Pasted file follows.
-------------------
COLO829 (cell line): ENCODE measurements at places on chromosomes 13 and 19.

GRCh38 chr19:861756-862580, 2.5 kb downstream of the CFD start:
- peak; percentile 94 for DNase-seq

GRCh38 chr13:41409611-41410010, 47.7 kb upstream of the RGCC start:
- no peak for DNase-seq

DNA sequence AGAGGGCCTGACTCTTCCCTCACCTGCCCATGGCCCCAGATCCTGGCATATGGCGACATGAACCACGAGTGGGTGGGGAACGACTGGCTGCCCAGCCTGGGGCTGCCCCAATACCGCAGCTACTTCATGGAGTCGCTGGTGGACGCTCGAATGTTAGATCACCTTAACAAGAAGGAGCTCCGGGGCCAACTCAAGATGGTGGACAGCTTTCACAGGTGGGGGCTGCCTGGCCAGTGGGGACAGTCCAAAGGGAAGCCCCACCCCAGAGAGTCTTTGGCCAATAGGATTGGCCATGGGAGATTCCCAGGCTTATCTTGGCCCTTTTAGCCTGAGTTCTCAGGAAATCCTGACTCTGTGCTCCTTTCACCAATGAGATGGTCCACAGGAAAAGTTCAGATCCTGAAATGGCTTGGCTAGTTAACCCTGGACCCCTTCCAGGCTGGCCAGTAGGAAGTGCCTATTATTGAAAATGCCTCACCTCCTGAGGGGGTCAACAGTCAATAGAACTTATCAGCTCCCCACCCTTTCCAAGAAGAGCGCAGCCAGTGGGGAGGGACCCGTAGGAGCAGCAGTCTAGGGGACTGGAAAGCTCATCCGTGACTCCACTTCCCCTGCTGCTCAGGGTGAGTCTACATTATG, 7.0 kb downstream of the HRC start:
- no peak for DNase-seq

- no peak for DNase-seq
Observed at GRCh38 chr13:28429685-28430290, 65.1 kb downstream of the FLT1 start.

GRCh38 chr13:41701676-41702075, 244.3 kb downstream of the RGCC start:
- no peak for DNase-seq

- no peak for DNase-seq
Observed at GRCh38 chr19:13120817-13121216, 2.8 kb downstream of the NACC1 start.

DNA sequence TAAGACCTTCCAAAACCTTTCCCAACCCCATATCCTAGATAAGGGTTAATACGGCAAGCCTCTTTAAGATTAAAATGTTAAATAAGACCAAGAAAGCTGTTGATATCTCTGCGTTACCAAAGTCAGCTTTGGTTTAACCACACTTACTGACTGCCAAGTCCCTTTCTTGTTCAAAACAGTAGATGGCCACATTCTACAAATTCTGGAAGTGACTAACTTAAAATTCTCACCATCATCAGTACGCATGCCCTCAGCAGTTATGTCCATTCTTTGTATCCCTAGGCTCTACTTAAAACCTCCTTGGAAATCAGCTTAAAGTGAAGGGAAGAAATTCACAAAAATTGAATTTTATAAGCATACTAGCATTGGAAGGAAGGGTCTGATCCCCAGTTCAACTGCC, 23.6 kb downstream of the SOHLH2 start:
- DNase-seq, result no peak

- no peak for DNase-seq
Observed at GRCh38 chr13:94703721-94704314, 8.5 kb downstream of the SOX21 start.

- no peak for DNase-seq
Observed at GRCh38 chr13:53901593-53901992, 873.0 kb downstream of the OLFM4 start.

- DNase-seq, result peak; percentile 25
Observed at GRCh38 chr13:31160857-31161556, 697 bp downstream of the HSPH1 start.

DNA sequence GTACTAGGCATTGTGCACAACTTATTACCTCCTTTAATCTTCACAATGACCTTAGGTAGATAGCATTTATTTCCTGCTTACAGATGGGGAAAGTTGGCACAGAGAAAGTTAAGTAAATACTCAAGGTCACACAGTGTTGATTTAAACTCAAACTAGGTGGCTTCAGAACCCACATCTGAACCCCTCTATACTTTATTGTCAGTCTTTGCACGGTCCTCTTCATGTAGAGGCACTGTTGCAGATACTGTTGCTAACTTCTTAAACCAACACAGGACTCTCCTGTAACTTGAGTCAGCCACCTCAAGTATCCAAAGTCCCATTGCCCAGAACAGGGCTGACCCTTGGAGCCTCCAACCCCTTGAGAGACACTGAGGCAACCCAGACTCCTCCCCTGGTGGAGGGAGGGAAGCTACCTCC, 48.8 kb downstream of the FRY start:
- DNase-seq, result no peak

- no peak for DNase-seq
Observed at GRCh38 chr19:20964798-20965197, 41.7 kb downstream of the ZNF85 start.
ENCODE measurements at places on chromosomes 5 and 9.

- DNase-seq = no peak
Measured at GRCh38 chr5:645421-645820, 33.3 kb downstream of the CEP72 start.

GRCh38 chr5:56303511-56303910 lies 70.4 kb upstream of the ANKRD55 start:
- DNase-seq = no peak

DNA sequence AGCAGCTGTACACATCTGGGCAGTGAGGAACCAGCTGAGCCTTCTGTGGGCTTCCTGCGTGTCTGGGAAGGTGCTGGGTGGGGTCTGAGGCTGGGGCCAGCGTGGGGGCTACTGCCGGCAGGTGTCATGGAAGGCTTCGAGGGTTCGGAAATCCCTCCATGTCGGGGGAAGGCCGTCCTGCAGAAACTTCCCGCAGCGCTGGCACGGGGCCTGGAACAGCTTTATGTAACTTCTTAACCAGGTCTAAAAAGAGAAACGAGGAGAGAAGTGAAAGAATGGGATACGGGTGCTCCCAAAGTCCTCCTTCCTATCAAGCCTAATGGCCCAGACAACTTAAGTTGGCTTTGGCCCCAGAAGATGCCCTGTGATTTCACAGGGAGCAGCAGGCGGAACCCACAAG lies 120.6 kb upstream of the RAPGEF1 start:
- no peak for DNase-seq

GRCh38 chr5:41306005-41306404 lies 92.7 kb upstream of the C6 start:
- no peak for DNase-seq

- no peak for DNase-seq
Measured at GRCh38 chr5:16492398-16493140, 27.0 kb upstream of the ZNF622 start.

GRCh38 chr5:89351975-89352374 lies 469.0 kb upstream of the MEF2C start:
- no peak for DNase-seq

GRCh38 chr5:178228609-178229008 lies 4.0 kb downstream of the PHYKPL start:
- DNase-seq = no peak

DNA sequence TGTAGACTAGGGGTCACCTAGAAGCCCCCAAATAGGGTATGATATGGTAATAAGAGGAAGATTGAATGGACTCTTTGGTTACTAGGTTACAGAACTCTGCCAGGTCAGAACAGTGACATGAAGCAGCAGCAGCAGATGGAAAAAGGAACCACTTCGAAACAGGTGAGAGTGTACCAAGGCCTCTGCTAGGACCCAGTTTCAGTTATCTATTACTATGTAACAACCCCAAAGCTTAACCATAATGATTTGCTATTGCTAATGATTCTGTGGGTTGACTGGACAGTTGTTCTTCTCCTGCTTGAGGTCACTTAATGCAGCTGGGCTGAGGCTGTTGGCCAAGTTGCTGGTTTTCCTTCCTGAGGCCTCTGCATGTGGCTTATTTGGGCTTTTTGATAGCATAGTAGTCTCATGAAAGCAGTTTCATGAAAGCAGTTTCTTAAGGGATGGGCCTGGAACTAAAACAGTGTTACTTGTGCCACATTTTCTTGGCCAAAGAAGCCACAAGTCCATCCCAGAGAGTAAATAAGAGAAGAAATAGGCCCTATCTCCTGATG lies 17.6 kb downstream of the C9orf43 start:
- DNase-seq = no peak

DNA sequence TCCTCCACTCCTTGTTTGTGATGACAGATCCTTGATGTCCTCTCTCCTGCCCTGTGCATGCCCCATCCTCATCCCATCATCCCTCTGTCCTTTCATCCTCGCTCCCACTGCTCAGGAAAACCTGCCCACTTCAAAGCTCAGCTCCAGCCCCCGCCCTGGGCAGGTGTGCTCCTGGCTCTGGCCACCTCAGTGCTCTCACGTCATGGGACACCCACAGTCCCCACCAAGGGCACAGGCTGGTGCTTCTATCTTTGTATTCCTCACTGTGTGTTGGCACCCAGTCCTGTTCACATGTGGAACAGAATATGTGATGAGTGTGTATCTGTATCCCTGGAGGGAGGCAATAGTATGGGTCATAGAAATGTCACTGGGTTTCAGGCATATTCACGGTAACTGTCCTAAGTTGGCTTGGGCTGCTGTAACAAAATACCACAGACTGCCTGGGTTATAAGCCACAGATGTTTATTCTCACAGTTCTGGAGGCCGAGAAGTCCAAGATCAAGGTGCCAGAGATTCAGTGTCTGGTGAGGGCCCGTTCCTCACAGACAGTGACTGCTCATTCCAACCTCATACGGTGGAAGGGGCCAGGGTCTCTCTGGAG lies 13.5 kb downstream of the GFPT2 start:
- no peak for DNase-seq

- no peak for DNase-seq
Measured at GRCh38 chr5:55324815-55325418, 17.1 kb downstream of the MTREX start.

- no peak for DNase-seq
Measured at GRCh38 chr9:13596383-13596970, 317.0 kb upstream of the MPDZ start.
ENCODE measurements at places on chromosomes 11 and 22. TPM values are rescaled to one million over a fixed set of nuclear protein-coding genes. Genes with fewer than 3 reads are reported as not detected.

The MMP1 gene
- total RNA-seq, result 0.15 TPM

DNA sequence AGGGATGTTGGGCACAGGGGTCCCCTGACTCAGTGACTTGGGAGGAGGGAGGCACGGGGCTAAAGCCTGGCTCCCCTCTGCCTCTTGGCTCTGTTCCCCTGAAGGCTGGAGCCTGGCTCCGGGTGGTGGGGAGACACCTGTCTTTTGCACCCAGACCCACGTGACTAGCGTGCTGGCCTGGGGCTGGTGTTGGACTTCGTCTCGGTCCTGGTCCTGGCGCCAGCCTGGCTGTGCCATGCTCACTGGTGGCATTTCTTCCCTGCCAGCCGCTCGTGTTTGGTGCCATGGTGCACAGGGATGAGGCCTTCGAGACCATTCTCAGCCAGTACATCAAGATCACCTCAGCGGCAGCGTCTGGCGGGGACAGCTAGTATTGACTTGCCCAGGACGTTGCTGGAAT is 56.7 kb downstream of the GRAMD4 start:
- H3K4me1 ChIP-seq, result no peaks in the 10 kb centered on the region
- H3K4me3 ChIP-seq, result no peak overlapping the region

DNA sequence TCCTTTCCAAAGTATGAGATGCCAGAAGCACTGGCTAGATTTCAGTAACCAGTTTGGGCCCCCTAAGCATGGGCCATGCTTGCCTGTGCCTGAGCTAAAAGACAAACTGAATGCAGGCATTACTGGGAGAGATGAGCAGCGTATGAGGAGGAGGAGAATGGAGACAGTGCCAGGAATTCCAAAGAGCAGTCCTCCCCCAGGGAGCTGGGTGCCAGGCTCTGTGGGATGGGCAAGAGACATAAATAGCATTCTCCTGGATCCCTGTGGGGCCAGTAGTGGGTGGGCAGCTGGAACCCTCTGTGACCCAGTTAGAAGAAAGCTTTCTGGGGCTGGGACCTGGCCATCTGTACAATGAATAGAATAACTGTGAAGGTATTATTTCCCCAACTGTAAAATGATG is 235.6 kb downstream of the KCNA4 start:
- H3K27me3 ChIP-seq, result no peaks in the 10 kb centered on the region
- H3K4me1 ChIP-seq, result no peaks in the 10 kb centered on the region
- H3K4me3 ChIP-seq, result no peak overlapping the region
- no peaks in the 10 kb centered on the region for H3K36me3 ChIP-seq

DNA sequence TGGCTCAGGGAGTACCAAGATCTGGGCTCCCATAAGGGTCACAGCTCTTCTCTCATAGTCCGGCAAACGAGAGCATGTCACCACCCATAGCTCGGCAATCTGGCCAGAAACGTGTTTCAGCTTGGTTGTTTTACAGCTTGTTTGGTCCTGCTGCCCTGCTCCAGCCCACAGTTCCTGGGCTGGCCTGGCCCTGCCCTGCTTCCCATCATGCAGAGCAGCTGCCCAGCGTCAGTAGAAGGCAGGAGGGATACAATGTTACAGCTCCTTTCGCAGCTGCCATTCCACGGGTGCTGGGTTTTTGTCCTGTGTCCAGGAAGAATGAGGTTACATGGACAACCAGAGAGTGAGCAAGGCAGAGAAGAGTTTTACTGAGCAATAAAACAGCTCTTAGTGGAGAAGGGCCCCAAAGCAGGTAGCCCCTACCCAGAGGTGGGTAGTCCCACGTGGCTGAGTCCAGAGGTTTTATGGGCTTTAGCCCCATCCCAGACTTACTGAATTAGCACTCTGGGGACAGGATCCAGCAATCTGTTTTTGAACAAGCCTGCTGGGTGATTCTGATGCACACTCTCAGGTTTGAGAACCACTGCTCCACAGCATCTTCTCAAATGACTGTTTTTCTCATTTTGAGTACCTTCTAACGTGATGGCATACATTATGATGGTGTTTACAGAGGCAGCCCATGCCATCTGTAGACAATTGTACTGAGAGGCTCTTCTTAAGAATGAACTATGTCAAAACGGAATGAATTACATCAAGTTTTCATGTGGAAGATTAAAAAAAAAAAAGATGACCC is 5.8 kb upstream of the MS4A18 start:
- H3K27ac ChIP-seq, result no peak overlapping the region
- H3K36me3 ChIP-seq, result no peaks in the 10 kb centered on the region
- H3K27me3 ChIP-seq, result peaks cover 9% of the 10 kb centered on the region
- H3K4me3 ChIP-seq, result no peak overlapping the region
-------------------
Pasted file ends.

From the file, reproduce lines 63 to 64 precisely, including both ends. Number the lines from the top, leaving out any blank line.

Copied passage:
- H3K27me3 ChIP-seq, result peaks cover 9% of the 10 kb centered on the region
- H3K4me3 ChIP-seq, result no peak overlapping the region